NHS Ecigarette Prescription Yes Or No

Chelsea July 2, 2014 0

University College London researchers published their study whose results show that users of ecigarettes who want to quit smoking are 60% more likely to succeed than when they use NRTs or simple willpower. Like other aspects of ecigarettes, NHS ecigarette prescription too, has been a subject of debate by opposite parties. Should electronic cigarettes be available only through prescription by the NHS?

No From An Ex-Smoker

Observer Writer Euan Ferguson is a former smoker who says no to NHS ecigarette prescription. He said that he resented the smoking ban and that he championed people’s right to smoke. He said that the issue now is whether the state should aid people in quitting their addiction, which is something that is of their own failings. Ferguso does not think that the state should do this. He curses ecigarettes, although he needs them and they are great ways toward healthier smoking. If a person could afford to smoke now or in the past, he/she could buy an ecig starter pack and succeeding ecig cartridges.

Addiction From Childhood

According to Deborah Arnott, who is the chief executive of Ash, smoking rates are highest among the society’s most disadvantaged and poorest. Children growing up in homes where there are smokers are 3 time more likely to take on smoking.

Smoking is an addiction of childhood and not an adult choice. Based on research, many smokers are finding electronic cigarettes to be more useful in quitting than nicotine patches or gums.

Smokers who obtain prescribed medication and support from NHS are more likely to stop smoking than quitting cold turkey or using OTC NRTs. Ecigs are very lightly regulated and Arnott said that they want ecigs to be regulated to ensure quality and are available only on prescription.

Lectured By Non-Smokers

Ferguson disagreed with Arnott in her argument about smoking as a childhood addiction. He said many smokers started late. Some smoked while trying to establish their own personalities; some smoked because of peer pressure. Smoking is indeed more prevalent among the poor and undereducated people because rich people have more beauty they could live for while the poor ones have none.

For years people who have not smoked have been lecturing smokers about quitting the habit. They insist that smokers must only use approved cessation aids like NRTs, but these things hardly work. Qutting smoking is not merely stopping the addiction to nicotine, but breaking the habit of smoking.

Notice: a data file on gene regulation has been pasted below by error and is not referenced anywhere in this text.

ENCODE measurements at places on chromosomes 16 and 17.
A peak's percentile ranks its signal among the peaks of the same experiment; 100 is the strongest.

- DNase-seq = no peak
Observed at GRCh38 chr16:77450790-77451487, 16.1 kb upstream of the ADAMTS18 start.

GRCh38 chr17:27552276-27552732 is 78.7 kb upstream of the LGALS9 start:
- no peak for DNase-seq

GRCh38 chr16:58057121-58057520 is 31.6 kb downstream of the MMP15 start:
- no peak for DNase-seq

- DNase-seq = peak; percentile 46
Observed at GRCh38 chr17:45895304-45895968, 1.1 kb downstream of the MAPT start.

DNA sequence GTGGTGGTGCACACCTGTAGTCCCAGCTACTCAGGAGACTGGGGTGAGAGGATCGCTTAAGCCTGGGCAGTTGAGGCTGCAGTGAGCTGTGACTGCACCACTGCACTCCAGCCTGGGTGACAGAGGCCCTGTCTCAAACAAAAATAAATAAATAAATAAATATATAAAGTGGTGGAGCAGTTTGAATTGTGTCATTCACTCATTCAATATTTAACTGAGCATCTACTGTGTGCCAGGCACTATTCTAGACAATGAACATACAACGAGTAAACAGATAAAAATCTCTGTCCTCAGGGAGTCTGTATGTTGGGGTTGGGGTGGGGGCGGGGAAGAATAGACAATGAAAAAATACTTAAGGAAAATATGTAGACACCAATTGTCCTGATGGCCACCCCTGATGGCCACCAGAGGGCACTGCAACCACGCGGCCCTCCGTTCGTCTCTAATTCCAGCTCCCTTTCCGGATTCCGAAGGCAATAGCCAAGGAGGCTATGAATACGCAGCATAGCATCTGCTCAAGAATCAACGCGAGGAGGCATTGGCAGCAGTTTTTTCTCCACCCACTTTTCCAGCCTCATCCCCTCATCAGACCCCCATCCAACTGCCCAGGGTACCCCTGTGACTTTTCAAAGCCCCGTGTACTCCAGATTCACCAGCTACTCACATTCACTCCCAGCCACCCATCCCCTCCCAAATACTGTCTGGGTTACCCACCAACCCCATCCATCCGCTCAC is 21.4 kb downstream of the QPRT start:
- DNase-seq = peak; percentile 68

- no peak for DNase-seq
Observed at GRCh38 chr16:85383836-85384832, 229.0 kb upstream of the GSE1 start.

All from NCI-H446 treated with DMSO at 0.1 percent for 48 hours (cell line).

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Meeting The Standards To Become Available

Arnott replied that ecigarettes would still be available for general sales to past and present smokers, but the devices should be made available only upon meeting the necessary standards on prescription to the smokes. Quitting smoking with the help of NHS is the most cost-effective healthcare intervention.

Not all smokers attempting to quit with NHS support end up successful, but Arnott explains that those who quit with NHS receive very massive benefits. Provision of properly regulated ecigs on NHS prescription will make the devices free to the poorest of smokers.

Smokers Preferring Free Will

Authorities and advocates could practice their principle all they want when it comes to regulating ecigarettes. Yet, Ferguson believes that smokers, rich or poor, are aware of their addiction and faults.

These people would like to practice their own free will in choosing not to smoke, to drink or to be obese rather than be infantilized.

High Quality Health Care From NHS

Arnott said that ecigs are not cheap. Quality products made available through prescription will promote smokers to obtain help from the NHS. She does not believe that smokers will be discouraged from using cigs because they feel infantilized needing a prescription before they could buy their ecigarettes.

NHS, she said, exits to give high quality healthcare services that are free at point of need. She said that she, too, is a former smoker who started to smoke at 10 years old. She has also attempted to quit many times. The freedom to choose to smoke is one dangerous illusion fostered by tobacco industry. Quitting is easy for some, but very difficult for others.

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